WASHINGTON: The United States is not asking Pakistan to change or repeal the blasphemy law but is encouraging the government to prevent possible discriminations and potentials for abuse, says Assistant Secretary of State for Democracy and Human Rights Michael H. Posner.
“We are reluctant to prescribe changes and alternatives,” said Mr Posner when asked what changes he believed Pakistan needed to make to prevent discriminatory applications of this law. “But we do believe that people should be free to practice their religion.”
In an interview to Dawn, the US official said the blasphemy law would be one of the subjects he would discuss with Pakistani officials, opposition leaders and civil society activists during his visit to Pakistan this week.
“We are very mindful of playing a constructive role in eliminating applications that are discriminatory,” said Mr Posner when asked if he would urge Pakistani leaders to repeal the blasphemy law.
Mr Posner pointed out that many in Pakistan also were concerned about “discriminatory applications and potentials for abuse” in implementing this law.
“We do not want to focus on her case,” said the US official when asked if he would also discuss the case of a Christian woman sentenced to death under the blasphemy law. “We believe in the due process of law, i.e. a person is presumed innocent until proven guilty.”
The US, he said, was “more broadly focused on possible discriminatory applications of the law”.
Democracy is another subject that Mr Posner is keen to discuss with his hosts in Pakistan and he believes that with a free press, a strong civil society and an independent judiciary, the country has the potential to become a strong democracy.
He disagreed with those who say that the Pakistani media was ‘too free’ and needed to be muzzled.
“We believe in a free press. Free debate is a healthy thing but journalists should be responsible and should report honestly and fairly.”
Reminded that some in the Pakistani media applauded the man who assassinated Governor Salman Taseer, Mr Posner said: “I do not believe the right solution is to put constraints on the media.”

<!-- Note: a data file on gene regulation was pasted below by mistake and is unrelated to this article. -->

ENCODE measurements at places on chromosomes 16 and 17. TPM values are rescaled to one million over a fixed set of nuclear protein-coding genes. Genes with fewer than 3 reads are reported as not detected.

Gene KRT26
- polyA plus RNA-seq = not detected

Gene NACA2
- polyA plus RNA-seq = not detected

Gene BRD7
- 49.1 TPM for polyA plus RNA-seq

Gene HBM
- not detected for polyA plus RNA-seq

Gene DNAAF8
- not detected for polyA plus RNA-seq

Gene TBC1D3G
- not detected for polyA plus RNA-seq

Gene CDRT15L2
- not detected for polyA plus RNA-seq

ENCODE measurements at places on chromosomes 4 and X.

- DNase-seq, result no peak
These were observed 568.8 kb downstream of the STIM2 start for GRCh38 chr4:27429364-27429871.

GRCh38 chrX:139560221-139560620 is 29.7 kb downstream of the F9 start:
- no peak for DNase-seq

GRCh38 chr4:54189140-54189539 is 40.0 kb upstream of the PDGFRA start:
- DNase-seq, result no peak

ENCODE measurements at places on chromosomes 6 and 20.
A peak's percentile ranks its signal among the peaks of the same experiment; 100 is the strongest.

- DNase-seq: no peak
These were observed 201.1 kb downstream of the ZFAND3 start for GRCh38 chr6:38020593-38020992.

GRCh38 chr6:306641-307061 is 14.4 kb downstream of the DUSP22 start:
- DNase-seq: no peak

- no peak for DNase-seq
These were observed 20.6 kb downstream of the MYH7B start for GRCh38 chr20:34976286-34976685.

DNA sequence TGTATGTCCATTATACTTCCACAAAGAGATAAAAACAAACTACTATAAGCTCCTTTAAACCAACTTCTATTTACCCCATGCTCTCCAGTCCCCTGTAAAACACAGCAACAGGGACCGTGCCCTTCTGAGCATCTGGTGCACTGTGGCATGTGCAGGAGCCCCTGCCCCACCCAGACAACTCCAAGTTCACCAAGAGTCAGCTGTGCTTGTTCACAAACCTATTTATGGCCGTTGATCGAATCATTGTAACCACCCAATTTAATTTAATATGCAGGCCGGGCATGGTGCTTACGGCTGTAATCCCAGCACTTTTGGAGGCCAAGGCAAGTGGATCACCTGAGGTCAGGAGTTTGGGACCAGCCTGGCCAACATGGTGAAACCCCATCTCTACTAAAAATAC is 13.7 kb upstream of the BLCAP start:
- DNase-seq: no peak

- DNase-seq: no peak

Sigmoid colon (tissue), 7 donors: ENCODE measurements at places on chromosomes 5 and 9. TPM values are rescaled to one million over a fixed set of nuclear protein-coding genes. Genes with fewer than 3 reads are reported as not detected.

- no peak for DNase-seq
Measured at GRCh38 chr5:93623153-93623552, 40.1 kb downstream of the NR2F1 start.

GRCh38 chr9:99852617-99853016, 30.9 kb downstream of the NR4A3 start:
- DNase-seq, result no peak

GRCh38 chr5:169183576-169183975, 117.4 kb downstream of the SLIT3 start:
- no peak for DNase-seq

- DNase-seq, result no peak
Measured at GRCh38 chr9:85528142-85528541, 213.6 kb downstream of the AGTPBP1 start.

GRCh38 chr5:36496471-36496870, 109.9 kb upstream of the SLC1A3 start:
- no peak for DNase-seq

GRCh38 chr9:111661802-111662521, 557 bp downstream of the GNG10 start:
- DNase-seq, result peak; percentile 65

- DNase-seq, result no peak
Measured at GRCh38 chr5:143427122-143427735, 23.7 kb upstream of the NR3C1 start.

Responding to another question about the slain governor, the US official said: “We deplore his murder and believe that Governor Taseer was a very positive force and a voice for tolerance” who made a major contribution to projecting Pakistan as a tolerant and modern state.
“I am not in a position to speculate,” said the US official when asked if he believed Pakistan’s nascent democracy was under threat. “We are working to strengthen a partnership with Pakistan, not just between two governments but also between two peoples.”
During this visit, “I will try to get as broad a view as possible”, he added. “Pakistan is an important country and ally. A strong democracy in Pakistan is in the world’s interest.”
The principled US position, he said, was that the government ought to be based on its commitment to democracy, the rule of law, religious freedom, a free media and to women’s rights. Mr Posner said he was “less likely to get into the details of a political change” in Pakistan during his discussions with government officials and politicians.
“We are friends of Pakistan. We believe in a strong partnership grounded in a principled commitment to our values.”
Mr Posner said that after the visit he would be in a better position to say whether the present Pakistani government would complete its tenure or not. The US official said that while Pakistan confronted many challenges, “the country has great potentials and resources and a vibrant and educated middle class”.
“It is in a very tough neighbourhood,” said Mr Posner when asked what was the greatest challenge that Pakistan faced. And there were many challenges that put pressure on all institutions of the state, he said.
Mr Posner disagreed with a suggestion that Pakistan was slowly becoming a failed state and pledged US commitment to further strengthen the country.
“We are working closely with the government of Pakistan to strengthen democratic institutions and enhance a new and stable civil society.”
The US wanted to retain close relations with all institutions, including the military, said Mr Posner when asked if the US had closer relations with the Pakistani military or with the elected government.